: online status :

« Pilgrimage, a state of mind? Blah Sheffield | Main | Mosaics »



Feed You can follow this conversation by subscribing to the comment feed for this post.

This raises for me the fascinating question of what "rites of initation" may the emerging church need to develop? Of course, if we're just picking up the de-churched we'll have the same debate about them already being baptised, so how do they re-commit themselves? I'm also aware that generally, the more "difficult" it is to join something, the more people will want to - has "membership" of the modern church been way too easy - turn up and your in? What does committment to the community of faith, in an emerging church, mean?

Good questions Andrew, I think there is a natural tension in community between inclusive hospitality and sacrificial committment... one could say that the "seeker service/church" model struggled with seeking to inclusive in its "worship" and losing some of the depth/mystery etc., I guess this is what Matt is exploring. We sometimes talk about the need for "refrectories" places that operate at different levels; a spititual meal (the monastic pattern was for constant scripture reading etc.), a place for a novitiate (or in the terms of the early church - a catechuminate), a place for visitors on pilgrimage and simply exploring the community and a place for those who simply need a meal!... so that reflects a threefold journey - core community, novitiate and explorer - plus a sense of hospitality - for the visitor/pilgrim and for those we serve in the wider community. In practice at the moment we often see Core community members (those that have made the commitment to the community and who wear the St. Brendans cross), new members of the community (those who are beginning to see the people and place as their family, but have not articulated a deep commitment to the vision/values of the community) and visitors (with a variety of reasons) eating and worshipping together. Many EC communities are finding some of the monastic language/pictures helpful in exploring these questions.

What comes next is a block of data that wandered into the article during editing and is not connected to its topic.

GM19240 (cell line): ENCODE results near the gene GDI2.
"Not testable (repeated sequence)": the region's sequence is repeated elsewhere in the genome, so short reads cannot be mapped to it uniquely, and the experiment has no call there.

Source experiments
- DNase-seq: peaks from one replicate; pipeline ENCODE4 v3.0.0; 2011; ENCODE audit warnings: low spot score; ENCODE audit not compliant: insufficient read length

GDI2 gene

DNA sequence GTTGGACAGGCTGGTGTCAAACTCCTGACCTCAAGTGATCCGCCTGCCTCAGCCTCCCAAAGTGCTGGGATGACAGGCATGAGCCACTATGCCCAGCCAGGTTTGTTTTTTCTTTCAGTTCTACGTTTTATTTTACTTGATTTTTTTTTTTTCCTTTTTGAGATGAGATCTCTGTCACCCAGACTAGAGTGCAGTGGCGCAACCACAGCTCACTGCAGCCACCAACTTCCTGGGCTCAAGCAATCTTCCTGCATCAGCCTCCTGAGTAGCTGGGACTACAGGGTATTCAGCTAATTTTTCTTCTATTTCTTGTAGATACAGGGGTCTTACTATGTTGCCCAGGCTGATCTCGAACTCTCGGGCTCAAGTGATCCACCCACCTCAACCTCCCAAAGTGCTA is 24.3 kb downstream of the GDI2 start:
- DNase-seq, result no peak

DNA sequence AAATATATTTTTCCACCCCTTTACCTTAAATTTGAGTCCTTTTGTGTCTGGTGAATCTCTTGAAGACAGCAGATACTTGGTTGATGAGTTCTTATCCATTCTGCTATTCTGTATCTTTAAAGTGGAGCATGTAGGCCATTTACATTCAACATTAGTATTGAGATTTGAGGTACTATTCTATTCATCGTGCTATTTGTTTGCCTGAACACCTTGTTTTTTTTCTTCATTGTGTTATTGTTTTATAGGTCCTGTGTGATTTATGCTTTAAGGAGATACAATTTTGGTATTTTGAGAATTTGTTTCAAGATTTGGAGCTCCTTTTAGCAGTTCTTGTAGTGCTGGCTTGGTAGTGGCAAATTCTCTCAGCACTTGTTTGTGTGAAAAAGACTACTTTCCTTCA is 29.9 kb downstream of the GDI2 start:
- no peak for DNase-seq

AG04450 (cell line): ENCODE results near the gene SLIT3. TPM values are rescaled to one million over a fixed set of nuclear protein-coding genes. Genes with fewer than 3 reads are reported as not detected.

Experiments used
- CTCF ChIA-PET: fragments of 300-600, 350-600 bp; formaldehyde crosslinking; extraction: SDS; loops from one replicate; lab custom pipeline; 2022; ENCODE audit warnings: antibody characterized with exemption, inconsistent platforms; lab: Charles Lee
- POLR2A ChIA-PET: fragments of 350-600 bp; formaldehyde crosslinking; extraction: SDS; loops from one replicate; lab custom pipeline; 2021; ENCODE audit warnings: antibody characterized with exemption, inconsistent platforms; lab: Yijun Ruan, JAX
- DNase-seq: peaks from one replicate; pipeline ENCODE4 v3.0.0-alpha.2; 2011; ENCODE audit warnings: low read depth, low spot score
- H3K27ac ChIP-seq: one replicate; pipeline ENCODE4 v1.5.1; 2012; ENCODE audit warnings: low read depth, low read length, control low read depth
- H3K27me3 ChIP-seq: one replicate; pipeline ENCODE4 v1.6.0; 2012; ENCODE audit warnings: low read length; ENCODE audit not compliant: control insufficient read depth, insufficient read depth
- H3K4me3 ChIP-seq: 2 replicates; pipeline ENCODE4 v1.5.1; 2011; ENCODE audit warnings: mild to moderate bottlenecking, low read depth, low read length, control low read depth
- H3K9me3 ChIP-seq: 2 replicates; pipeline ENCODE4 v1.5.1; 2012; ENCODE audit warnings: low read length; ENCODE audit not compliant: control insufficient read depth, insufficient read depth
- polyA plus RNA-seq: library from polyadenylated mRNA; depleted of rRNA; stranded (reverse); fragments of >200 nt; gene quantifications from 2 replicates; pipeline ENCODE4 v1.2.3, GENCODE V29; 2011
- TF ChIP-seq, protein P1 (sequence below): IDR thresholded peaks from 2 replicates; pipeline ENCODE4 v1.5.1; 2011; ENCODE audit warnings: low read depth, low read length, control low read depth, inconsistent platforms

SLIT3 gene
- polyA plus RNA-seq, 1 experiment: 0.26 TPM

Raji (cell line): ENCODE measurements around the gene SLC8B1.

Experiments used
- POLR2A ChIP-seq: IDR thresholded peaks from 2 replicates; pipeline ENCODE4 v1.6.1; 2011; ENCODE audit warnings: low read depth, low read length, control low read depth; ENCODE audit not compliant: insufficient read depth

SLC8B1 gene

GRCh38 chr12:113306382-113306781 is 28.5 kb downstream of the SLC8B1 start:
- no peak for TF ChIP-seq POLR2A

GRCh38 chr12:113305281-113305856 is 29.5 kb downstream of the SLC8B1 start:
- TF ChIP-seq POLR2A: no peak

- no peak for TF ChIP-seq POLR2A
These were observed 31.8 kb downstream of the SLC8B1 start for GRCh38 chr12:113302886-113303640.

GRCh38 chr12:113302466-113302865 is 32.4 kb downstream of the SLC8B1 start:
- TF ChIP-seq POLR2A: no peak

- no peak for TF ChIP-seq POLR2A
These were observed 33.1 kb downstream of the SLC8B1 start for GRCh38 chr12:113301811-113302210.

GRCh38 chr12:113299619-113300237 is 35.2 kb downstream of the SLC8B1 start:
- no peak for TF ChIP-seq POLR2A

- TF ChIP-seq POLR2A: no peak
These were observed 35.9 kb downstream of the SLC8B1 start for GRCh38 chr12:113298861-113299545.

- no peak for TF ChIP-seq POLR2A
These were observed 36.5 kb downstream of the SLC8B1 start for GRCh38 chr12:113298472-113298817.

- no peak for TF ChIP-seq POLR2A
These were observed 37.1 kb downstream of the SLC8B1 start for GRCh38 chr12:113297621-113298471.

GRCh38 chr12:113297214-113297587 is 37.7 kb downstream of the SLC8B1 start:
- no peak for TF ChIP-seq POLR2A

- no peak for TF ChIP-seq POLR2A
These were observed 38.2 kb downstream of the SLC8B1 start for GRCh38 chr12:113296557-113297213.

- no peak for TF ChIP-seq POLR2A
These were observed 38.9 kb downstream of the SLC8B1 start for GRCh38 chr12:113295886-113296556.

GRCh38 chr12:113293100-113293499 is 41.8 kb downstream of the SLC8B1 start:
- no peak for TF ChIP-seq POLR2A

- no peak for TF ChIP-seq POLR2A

I think we need to work from the other end, Mark, but then I guess I would given that I don't buy the monastic stuff.

I think we need to start from the point of sacrifical service and structure our churches around whatever is needed to a) spiritually support those in need b) feed and enourage us to do work in our communities.

Seeker services are not bad in themselves, any more than Alpha or other resources are bad. But we need more imagination to identify and address the issues real people have in our communities. If we only focus on ourselves and our own internal church structure, I can't see that we ever really get to the point where community action becomes a priority.

Joe, I agree... the "monastic" structure for us is all about starting "from the point of sacrifical service and structure our churches around whatever is needed to a) spiritually support those in need b) feed and enourage us to do work in our communities." ie.e how do we develop communities that resource and nurture mission and ministry, have Christ at the centre, are pro-actively incarnational, take spiritual formation seriously, have a deep level of intimacy and accountability etc. No1 priority is to be servants of the Kingdom, the structure follows the needs/realities of being missional.

Mmm. I don't see much missional activity (as I've described above) by Emergent/ing churches. Maybe I'm looking in the wrong places.

I guess it does depend where you look Joe, and I don't know where you have... but there is in many places... I'm not saying many if any have got it "right", the balance that is (though it seems to me that 'The Simple Way'are pretty close!) ... I do hear more and more peers and friends talking about what it means to be "Missional" and it is certainly a big part of our explorations into what it might mean to be a Christ centred community... one thing I/we don't "buy into" is the old dualism of spiritual/social gospel/mission, we would see "shalom" as a holistic mission, in the way of Micah 6.

The comments to this entry are closed.

Creative Commons License
Creative Commons ©